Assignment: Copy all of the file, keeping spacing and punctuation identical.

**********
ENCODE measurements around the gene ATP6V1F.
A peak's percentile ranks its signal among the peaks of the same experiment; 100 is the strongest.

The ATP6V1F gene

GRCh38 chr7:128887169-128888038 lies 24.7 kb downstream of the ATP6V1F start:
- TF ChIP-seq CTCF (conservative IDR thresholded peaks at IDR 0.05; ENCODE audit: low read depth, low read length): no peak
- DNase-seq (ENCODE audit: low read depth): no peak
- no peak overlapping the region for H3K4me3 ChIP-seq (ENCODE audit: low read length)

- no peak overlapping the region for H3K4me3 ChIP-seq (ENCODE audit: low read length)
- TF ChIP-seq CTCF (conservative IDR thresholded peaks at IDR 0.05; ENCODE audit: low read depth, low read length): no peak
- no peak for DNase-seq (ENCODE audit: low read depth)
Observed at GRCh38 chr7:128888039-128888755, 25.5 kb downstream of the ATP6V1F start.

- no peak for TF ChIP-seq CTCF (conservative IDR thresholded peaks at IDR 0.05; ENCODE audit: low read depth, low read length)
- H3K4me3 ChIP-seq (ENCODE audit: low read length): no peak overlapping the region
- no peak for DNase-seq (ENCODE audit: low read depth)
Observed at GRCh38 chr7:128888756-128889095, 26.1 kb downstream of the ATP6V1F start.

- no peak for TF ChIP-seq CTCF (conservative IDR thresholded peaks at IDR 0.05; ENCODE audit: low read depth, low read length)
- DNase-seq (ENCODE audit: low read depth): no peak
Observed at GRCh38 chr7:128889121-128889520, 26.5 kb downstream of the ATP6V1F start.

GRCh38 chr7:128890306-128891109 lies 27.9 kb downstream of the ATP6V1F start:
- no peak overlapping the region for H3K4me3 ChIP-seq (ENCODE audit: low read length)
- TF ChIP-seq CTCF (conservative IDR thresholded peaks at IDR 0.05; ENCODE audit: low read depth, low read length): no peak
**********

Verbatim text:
ENCODE measurements around the gene ATP6V1F.
A peak's percentile ranks its signal among the peaks of the same experiment; 100 is the strongest.

The ATP6V1F gene

GRCh38 chr7:128887169-128888038 lies 24.7 kb downstream of the ATP6V1F start:
- TF ChIP-seq CTCF (conservative IDR thresholded peaks at IDR 0.05; ENCODE audit: low read depth, low read length): no peak
- DNase-seq (ENCODE audit: low read depth): no peak
- no peak overlapping the region for H3K4me3 ChIP-seq (ENCODE audit: low read length)

- no peak overlapping the region for H3K4me3 ChIP-seq (ENCODE audit: low read length)
- TF ChIP-seq CTCF (conservative IDR thresholded peaks at IDR 0.05; ENCODE audit: low read depth, low read length): no peak
- no peak for DNase-seq (ENCODE audit: low read depth)
Observed at GRCh38 chr7:128888039-128888755, 25.5 kb downstream of the ATP6V1F start.

- no peak for TF ChIP-seq CTCF (conservative IDR thresholded peaks at IDR 0.05; ENCODE audit: low read depth, low read length)
- H3K4me3 ChIP-seq (ENCODE audit: low read length): no peak overlapping the region
- no peak for DNase-seq (ENCODE audit: low read depth)
Observed at GRCh38 chr7:128888756-128889095, 26.1 kb downstream of the ATP6V1F start.

- no peak for TF ChIP-seq CTCF (conservative IDR thresholded peaks at IDR 0.05; ENCODE audit: low read depth, low read length)
- DNase-seq (ENCODE audit: low read depth): no peak
Observed at GRCh38 chr7:128889121-128889520, 26.5 kb downstream of the ATP6V1F start.

GRCh38 chr7:128890306-128891109 lies 27.9 kb downstream of the ATP6V1F start:
- no peak overlapping the region for H3K4me3 ChIP-seq (ENCODE audit: low read length)
- TF ChIP-seq CTCF (conservative IDR thresholded peaks at IDR 0.05; ENCODE audit: low read depth, low read length): no peak